A fearless faith in fiction — Employing, since 2008, a Kantian or Jungian sensibility and an ‘intentional fallacy’ consciousness — Various passions of the reading moment — Walter de la Mare, ELizabeth BOWen, ROBERT aiCKMAN and many others old and new — Please click my name below for this site’s navigation and my backstory as intermittent photographer, writer, editor, publisher & reviewer.
A remarkable sense of book, and of inferred guided and unguided, unguarded Chance in literature.
Nearly 60 pages.
About 8 inches by 12 inches, to my estimating eye.
Wholly designed by David Rix.
Who lipped whom? Rhys Hughes is full of brazen lip but, in my long studied experience, of literary genius, too. THE FIVE PILLARS OF FLIMFLAM has a sense of corporate horror in workaday life, even being chased to one’s tropical island by the boss!
The indented versification of short, sharp, sometimes slightly longer, telling, mainly simple phrases or sentences, each phrase or sentence ending with a full stop, with no enjambment or deliberate rhymes, but plenty of allusion and assonance. Five strictly number magnifying and multiplying sections. In my brain, upon my mouthing lips. I don’t usually make silent vocalisations of what I read, but I was tempted to do so here. And I remembered with some angst my own previous workaday office days. Oo flung dung?
HALF A DOZEN OF THE OTHER (6x6x6x6)
“They mailed me to the sunset.”
Six words there. Each of the six sections has six such sentences. Very clever. And this structure seems to have elicited some great RhysHughesianisms, and a satisfying story-gestalt. But can he dice carrots with a scythe? I somehow doubt it.
SEVEN SULKY SIDES FOR SEVEN BULKY BROODERS (7x7x7x7)
“His chin rests in his clenched fist.”
Not on but in, note. I found myself checking on this 7-pattern (equivalent to the 6 one above and thus as a whole longer) by sampling and counting sentences to make sure they had seven words. The narrative and meaning seem to organicise themselves. I think that is the way to describe these numerological creations. Organicised highqueues. My expression, not the book’s. Organicisation, a new experience of reading fiction. Brooder is a good word for someone playing chess. Here the seven days of the week known by the diminutives of their day-names, are the brooders playing seven-sided chess. Each move a diurnal one. Each piece intellectually savoured.
Good point about the chin in the fist. It must be a very pointed chin. That’s my explanation! But if the book ever gets a second print run the word ‘in’ will be be changed to ‘on’ 🙂
I thought it was brilliant and intentional!
I will have to check, because I have forgotten 🙂
From the Author’s Note onward, a fascinating personal decryption (a wonderful chance autocorrect of ‘description’ on my computer) of what OuLiPo experimental fiction actually is and spectacular bespoke examples of such fiction by the author himself for this treasurable book.
I ENTERED THE FOREST AT MIDNIGHT in a sudoku type grid as chessboard, not of numbers, but of separate sentences or phrases that can be read in various directions. Followed by an inspiring traditional text of four roughly similarly sized paragraphs descrying this presumably unique chessboard / storygrid palimpsest in the reader’s now instilled near-infinity of a permutated mind. Leading to BOILING THE KETTLE and THE CAREFUL PLOTTINGS OF MY ENAMOURED HEART that are highly interconnected complexes of grids towards gestalts during our real-time of reading them. (If one can pluralise ‘gestalt’ at all!) Each reader’s real-time a new emergent found-art to absorb. Not a ready-made, but a new labour of Hercules. I shall be exploring these for years, hopefully without recourse to the lengthy, kindly laboured-at, unexhaustive ‘Vestigial Appendix’ that the author has provided for “lazy readers” at the end of this book. Are you a lazy reader? No, of course not.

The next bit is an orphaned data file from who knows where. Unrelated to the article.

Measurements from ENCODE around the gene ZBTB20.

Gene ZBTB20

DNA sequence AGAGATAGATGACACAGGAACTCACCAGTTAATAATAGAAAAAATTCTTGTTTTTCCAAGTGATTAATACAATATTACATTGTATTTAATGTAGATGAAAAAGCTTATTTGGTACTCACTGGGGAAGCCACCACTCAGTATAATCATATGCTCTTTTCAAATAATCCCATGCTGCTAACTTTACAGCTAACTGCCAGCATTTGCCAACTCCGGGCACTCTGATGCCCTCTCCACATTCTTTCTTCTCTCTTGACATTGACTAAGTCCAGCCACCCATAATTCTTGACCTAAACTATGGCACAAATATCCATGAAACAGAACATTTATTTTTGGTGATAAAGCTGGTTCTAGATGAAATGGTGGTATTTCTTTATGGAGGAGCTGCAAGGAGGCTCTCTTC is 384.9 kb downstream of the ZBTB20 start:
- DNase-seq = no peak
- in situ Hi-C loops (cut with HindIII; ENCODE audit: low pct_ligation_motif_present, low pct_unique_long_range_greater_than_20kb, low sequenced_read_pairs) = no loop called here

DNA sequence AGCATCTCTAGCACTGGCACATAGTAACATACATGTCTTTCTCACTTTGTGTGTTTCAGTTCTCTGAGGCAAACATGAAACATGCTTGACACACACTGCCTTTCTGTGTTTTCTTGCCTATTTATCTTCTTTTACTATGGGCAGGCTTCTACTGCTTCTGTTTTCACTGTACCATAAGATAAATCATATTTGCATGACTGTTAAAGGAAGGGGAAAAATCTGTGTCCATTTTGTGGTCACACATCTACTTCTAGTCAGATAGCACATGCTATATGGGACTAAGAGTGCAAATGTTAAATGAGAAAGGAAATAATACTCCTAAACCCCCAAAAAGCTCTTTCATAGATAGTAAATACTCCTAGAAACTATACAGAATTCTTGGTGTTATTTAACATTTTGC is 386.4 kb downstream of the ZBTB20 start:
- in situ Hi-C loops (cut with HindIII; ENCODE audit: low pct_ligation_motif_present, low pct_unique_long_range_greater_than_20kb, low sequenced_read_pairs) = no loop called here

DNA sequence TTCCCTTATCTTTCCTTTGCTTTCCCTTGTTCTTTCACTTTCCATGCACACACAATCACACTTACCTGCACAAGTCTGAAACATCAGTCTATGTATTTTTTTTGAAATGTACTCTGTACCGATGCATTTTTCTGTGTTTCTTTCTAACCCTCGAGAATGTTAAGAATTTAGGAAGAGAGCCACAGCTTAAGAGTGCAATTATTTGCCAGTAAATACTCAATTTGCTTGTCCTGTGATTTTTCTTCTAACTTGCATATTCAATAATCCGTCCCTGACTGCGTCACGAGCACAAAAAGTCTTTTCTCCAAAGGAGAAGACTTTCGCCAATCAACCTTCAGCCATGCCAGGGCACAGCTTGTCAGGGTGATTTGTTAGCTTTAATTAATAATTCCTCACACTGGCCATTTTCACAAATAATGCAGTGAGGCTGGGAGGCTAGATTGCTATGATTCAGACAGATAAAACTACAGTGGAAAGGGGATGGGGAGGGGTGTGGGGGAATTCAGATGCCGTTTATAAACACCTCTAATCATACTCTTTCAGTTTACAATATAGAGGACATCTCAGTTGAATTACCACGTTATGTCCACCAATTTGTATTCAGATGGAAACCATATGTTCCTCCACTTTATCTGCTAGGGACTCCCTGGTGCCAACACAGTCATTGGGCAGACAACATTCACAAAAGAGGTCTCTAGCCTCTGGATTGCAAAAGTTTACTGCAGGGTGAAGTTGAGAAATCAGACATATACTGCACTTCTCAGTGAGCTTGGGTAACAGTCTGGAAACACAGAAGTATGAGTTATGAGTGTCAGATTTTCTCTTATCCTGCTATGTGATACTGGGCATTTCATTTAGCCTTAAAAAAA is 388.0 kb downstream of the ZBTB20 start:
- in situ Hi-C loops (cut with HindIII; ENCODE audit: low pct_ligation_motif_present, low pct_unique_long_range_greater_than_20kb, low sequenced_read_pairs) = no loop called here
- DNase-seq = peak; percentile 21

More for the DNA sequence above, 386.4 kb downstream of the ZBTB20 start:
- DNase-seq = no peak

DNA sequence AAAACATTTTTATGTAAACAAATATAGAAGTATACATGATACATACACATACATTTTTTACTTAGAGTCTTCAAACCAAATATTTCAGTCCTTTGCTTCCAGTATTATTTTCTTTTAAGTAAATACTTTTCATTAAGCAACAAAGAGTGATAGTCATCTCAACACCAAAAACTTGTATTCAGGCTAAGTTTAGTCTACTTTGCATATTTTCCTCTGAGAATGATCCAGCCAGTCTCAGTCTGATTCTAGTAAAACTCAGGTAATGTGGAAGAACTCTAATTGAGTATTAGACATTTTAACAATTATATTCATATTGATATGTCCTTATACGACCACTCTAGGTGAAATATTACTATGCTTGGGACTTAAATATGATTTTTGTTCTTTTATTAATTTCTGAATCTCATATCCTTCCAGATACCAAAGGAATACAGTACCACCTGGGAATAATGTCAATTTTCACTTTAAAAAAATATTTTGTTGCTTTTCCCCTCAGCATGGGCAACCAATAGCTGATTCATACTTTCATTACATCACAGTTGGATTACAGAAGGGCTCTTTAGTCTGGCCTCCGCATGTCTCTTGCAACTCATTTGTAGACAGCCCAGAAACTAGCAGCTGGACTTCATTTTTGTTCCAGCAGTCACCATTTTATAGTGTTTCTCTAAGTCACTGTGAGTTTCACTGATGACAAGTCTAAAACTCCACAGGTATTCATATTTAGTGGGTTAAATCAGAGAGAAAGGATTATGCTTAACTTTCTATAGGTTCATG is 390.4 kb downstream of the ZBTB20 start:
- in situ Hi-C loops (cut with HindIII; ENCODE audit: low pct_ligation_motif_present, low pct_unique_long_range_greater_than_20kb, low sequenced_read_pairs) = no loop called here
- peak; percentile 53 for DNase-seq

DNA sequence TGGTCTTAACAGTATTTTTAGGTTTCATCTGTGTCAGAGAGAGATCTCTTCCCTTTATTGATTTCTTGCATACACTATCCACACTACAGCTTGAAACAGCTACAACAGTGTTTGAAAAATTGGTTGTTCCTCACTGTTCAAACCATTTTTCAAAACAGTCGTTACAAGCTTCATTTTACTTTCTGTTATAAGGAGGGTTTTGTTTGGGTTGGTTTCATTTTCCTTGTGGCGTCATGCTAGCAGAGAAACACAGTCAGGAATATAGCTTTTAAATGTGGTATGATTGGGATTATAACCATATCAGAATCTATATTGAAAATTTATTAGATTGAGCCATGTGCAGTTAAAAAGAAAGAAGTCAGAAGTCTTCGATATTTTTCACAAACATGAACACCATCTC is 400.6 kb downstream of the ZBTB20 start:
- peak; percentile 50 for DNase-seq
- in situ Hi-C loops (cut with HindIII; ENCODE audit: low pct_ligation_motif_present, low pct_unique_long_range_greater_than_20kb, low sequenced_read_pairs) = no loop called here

This is the book for which, in future hindsight, I may come to believe is the one and only one for which I invented gestalt real-time reviewing. The Hawling of the gridded and non-gridded exponential HighQueues as the ultimate Organicised Fictionatronic. A book to treasure and pore over in our later old age, keeping the mind alert and susceptible, readying us for the final Gymnasium of the Soul.
How many times? There is no end number of times, I say.
Does the last story in the book — ‘Boolean Amours’ — not get a review then, Des? It’s based on Boolean Algebra and logic gates 🙂
Sorry, Rhys, it must have been in a blind spot between  and [/] when using < instead of [. Strangely, earlier today for this SICK DICE review I was trying to actually show the ‘bold’ codes on a WordPress HTML comment frame like this one, and each time I tried to post them publicly, they vanished!
Also, as I grow older, my mind itself vanishes sometimes between such HTML codes….!
A logico-erotic tale as it says on the tin. I am not logical. In fact, all my life it has seemed logical to battle with logic and defeat it. And now that I feel old while suffering from the collateral damage of radiotherapy down in that area, the erotic byte bites the dust more often than not. So I am probably not the best one to review this work. It looks very impressive and I took the trouble of reading the Wikipedia on Boolean Algebra alongside it. The book’s internal designs for this work, however, do help my condition by multiplication, like this bank of shafts targeting the Quim.